Orchid Trees have fragrant flowers that come in shades of magenta, lavender and white with five irregular and slightly overlapping petals that bloom abundantly from February-March. While the flowers resemble orchids, the Arbol de las Orquideas (genus Bauhinia) is not actually part of the orchid family, but rather from the pea/bean family (Leguminosae). In Mexico, it is commonly referred to as Pata de Vaca, which translates to “cow’s foot,” most likely because the leaves are shaped like a cow’s hoof. It is also known as Butterfly Tree and Mountain Ebony. The trees can grow up to 25 feet high, they are deciduous and there are more than 200 varieties.
There are three small Orchid Trees at the entrance to Rincón de Guayabitos (shown below) and another a block and a half from the new park in La Peñita (shown above). The flowers are lavender or pale pink and white. Both the blossoms and leaves are sparse and a little worn at the moment, so if you drive by too quickly you might miss them.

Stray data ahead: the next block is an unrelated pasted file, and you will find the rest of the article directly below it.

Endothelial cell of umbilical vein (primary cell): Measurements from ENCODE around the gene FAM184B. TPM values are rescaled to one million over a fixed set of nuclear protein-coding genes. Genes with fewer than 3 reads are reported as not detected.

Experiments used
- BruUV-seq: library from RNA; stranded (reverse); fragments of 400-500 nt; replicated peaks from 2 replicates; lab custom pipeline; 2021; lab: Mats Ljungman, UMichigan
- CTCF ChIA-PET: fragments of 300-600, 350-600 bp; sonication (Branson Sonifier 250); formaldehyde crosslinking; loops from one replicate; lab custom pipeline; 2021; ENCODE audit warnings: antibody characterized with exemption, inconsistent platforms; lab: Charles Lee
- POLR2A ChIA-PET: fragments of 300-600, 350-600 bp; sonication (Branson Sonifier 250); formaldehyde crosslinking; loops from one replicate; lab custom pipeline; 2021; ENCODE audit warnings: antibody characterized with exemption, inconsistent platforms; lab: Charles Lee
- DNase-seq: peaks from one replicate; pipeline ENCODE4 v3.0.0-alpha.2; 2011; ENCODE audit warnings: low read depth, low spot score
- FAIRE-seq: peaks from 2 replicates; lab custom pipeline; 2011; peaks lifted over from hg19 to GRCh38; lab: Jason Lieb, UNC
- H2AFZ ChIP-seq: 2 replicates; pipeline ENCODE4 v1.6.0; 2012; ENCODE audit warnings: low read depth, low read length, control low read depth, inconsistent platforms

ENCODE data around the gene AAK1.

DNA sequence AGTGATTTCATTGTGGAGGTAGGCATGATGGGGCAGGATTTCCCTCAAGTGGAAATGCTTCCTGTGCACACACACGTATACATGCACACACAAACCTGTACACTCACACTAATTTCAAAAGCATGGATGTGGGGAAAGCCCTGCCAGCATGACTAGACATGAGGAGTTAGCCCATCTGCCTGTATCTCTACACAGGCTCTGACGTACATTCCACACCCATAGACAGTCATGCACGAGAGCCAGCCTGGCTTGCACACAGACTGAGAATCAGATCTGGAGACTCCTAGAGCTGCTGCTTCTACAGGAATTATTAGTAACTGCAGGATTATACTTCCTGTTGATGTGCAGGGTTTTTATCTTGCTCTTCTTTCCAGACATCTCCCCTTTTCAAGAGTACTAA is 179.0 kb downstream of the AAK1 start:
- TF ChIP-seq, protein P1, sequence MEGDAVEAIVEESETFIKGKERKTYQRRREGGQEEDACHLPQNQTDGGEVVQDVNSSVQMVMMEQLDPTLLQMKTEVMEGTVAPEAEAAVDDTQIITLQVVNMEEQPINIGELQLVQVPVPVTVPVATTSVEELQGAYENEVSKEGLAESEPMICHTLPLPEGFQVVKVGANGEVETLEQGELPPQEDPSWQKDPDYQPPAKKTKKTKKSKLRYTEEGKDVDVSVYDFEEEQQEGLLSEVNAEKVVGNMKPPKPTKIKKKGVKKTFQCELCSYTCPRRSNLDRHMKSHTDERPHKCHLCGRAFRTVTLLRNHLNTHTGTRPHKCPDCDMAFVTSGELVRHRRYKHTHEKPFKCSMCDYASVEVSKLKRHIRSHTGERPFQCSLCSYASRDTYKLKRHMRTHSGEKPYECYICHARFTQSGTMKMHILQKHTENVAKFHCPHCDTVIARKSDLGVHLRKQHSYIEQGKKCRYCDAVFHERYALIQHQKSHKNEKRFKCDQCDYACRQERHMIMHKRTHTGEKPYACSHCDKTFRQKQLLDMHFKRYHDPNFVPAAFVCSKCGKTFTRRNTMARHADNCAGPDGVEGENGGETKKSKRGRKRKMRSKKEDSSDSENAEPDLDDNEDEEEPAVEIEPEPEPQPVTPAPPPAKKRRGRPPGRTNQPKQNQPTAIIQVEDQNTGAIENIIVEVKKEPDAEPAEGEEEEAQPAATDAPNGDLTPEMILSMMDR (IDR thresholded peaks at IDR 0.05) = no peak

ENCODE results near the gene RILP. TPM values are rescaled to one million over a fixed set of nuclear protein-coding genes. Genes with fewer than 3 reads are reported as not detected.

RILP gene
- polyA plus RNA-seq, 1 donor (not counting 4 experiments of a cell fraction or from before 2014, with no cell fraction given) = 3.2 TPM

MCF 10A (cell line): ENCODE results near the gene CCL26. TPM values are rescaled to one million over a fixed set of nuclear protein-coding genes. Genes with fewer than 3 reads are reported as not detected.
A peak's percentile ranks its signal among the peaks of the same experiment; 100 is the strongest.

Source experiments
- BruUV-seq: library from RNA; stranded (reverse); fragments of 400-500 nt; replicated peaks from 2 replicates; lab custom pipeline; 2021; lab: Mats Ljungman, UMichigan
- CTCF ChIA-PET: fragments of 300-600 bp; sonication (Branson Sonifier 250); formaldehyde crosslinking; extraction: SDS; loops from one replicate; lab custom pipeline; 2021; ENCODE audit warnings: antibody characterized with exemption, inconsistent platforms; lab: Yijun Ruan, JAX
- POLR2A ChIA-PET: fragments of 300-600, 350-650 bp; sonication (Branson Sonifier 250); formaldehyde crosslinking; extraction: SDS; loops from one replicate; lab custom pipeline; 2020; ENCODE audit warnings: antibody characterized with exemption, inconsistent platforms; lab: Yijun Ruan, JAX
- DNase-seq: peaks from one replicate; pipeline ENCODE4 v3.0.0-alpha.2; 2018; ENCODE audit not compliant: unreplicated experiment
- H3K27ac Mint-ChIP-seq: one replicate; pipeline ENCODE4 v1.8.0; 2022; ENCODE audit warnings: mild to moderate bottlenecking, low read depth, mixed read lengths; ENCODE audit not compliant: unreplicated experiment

Once the flowers are finished blooming, long pods are produced. According to several online sources, you can let the pods dry, germinate them on a damp paper towel and then plant them.
If you drive by Costco in Puerto Vallarta this time of year, you can’t miss the Orchid Trees lining the east side of their parking lot. This variety produces plentiful magenta and dark lavender flowers and dense, dark green leaves.
Enjoy them before they’re done blooming!
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